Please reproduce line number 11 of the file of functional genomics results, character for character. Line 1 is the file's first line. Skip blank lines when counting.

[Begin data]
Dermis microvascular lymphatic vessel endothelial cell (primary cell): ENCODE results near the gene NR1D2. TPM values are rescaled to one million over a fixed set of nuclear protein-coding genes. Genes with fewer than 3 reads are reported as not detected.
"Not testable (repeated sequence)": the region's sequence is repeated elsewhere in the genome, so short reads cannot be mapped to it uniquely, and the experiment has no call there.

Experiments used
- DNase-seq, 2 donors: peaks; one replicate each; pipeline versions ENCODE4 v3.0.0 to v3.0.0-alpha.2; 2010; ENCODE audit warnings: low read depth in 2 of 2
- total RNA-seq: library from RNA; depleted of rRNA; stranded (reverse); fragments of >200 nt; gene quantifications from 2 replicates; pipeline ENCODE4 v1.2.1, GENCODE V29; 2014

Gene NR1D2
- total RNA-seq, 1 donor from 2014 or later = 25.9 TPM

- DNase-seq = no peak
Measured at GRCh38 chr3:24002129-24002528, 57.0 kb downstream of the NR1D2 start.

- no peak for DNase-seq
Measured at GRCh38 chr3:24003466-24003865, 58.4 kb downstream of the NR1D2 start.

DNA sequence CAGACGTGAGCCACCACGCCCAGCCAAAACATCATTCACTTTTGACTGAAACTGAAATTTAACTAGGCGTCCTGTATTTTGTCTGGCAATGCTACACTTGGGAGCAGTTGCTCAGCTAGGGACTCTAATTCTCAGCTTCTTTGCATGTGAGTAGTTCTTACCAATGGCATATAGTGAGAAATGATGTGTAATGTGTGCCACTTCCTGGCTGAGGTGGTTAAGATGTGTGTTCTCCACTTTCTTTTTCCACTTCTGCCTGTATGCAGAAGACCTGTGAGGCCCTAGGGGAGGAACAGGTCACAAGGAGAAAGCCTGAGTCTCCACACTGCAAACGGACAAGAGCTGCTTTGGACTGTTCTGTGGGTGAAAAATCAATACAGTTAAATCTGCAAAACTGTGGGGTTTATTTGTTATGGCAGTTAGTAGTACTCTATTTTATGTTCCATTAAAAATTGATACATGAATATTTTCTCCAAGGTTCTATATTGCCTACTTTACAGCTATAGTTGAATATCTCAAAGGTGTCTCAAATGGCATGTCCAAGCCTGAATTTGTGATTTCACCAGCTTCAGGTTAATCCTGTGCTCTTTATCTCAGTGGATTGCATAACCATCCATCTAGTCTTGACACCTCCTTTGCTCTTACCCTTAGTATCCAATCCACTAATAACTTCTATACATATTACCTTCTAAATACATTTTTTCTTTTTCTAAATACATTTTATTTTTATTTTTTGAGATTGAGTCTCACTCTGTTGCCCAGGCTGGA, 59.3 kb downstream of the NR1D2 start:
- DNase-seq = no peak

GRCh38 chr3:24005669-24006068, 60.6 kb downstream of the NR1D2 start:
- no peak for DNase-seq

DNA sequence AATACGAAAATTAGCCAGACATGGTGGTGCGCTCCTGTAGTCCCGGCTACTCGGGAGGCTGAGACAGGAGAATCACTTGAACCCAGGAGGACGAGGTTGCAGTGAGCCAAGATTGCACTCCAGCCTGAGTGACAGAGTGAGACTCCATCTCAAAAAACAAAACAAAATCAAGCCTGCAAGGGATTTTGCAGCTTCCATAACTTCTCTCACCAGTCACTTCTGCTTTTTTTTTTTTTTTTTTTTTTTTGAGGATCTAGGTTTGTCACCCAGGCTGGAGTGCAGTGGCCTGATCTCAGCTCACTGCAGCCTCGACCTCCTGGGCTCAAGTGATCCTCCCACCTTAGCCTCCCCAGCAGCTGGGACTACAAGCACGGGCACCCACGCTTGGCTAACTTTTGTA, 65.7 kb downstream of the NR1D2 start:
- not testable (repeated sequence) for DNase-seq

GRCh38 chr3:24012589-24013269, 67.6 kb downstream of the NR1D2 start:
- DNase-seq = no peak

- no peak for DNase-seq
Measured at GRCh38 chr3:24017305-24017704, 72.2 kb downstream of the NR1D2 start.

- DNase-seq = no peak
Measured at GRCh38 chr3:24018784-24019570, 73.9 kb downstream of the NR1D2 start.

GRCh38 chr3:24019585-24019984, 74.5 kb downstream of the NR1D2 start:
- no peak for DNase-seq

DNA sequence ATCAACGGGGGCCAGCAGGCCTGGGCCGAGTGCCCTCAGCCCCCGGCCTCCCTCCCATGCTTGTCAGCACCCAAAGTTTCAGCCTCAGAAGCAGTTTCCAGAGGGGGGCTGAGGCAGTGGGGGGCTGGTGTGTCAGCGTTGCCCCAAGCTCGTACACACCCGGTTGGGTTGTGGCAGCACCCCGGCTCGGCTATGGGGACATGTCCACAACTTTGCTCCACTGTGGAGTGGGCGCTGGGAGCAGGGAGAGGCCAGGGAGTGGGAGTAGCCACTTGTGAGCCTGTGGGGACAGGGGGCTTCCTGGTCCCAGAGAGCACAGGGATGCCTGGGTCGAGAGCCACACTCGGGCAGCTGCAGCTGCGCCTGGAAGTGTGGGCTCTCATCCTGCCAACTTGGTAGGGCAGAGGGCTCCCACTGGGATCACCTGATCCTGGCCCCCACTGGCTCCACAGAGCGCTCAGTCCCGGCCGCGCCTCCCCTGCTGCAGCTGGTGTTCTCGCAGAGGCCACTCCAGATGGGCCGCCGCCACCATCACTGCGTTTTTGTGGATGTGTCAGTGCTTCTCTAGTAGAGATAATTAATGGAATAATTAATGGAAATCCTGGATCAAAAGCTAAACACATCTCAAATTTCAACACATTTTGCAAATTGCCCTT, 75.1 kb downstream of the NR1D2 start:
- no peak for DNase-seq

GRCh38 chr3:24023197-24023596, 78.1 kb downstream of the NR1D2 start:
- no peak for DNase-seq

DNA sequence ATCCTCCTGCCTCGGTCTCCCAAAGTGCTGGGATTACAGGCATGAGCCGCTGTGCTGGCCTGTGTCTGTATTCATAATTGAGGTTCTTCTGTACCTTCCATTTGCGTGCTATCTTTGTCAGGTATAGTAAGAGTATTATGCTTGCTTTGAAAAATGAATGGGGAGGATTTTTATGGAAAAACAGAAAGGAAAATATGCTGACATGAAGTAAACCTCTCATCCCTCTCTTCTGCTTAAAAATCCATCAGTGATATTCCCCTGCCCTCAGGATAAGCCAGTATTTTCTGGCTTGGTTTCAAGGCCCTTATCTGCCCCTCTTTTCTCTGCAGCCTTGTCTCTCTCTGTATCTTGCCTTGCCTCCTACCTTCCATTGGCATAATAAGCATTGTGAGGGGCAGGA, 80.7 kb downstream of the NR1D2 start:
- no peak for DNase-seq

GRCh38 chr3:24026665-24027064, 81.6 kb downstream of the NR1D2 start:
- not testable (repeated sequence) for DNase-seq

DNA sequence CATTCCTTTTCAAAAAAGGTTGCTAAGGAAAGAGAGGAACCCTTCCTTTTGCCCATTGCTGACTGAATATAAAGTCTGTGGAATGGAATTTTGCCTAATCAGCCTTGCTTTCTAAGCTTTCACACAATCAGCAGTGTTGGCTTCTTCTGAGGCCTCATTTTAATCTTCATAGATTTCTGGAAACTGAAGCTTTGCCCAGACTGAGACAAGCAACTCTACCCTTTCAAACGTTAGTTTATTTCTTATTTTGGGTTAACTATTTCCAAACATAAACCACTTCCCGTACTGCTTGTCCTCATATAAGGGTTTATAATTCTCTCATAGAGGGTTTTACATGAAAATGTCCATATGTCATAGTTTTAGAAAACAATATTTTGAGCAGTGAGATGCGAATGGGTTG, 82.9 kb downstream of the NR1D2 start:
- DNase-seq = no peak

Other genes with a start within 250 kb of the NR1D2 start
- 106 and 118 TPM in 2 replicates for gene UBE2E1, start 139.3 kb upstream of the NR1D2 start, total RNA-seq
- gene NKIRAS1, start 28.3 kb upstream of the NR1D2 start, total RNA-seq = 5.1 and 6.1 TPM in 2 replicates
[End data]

Measured at GRCh38 chr3:24003466-24003865, 58.4 kb downstream of the NR1D2 start.